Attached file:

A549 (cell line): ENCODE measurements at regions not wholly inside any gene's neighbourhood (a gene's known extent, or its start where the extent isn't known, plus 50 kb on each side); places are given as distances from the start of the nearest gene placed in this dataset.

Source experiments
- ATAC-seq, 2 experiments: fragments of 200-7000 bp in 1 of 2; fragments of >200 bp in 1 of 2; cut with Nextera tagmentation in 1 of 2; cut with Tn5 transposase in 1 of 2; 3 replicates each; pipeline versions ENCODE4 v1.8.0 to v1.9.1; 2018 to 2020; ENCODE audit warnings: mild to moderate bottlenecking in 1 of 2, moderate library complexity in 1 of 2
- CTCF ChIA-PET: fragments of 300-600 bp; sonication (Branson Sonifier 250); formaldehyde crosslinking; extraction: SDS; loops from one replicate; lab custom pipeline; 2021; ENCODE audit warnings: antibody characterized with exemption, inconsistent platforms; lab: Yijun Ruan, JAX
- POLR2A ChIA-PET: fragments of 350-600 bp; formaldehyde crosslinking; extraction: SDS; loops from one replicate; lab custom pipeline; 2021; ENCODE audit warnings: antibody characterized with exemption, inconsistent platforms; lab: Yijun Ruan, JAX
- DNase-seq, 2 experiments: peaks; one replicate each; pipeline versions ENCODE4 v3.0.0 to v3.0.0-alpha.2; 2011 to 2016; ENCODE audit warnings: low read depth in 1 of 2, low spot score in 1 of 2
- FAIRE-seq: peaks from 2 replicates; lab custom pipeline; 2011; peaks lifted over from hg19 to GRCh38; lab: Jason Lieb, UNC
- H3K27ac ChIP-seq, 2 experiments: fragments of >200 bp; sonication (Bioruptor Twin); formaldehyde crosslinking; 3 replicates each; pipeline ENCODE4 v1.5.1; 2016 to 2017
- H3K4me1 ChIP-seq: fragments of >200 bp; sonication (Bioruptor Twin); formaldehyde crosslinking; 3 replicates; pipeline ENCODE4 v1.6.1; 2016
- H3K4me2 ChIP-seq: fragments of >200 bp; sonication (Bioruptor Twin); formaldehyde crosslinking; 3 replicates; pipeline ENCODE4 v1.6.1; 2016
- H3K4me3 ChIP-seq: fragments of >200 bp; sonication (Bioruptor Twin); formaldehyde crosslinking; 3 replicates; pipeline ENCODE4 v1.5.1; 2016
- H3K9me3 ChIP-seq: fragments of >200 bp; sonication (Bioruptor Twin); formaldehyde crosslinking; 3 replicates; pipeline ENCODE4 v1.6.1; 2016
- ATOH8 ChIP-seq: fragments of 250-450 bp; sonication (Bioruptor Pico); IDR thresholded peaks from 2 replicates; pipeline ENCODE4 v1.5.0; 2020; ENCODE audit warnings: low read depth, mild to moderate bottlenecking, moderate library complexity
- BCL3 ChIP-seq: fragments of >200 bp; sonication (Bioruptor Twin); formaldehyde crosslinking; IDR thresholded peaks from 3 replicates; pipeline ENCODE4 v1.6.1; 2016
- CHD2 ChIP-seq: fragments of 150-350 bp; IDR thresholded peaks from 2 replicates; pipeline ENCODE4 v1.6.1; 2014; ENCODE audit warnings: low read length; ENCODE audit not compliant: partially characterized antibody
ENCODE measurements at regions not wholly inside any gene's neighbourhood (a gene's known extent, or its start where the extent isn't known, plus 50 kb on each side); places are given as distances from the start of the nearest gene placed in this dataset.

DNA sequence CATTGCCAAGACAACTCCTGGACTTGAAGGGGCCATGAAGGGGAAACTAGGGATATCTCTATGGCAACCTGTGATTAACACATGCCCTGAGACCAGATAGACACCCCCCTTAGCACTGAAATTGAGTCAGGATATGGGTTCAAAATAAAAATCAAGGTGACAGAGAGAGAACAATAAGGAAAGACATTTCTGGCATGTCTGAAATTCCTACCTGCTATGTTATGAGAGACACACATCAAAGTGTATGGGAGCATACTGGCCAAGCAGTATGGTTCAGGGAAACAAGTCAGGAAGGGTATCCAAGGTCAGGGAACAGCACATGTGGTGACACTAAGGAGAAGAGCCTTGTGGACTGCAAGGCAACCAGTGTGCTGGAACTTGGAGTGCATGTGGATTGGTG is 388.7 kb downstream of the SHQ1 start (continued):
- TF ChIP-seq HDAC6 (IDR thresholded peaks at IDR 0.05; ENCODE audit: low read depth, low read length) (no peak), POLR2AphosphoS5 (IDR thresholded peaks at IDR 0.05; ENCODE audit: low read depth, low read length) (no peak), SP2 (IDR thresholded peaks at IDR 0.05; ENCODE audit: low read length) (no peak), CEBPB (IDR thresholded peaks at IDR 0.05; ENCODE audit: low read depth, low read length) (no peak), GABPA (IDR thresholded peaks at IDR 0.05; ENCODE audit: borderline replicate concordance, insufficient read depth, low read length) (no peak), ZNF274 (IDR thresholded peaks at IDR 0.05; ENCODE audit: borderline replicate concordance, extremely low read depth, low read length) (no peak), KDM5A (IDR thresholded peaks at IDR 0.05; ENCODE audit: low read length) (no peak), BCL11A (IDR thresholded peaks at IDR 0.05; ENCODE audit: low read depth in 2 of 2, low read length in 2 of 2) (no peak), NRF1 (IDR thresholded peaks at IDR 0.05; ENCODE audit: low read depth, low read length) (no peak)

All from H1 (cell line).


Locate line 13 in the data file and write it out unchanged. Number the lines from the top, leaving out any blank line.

- ATOH8 ChIP-seq: fragments of 250-450 bp; sonication (Bioruptor Pico); IDR thresholded peaks from 2 replicates; pipeline ENCODE4 v1.5.0; 2020; ENCODE audit warnings: low read depth, mild to moderate bottlenecking, moderate library complexity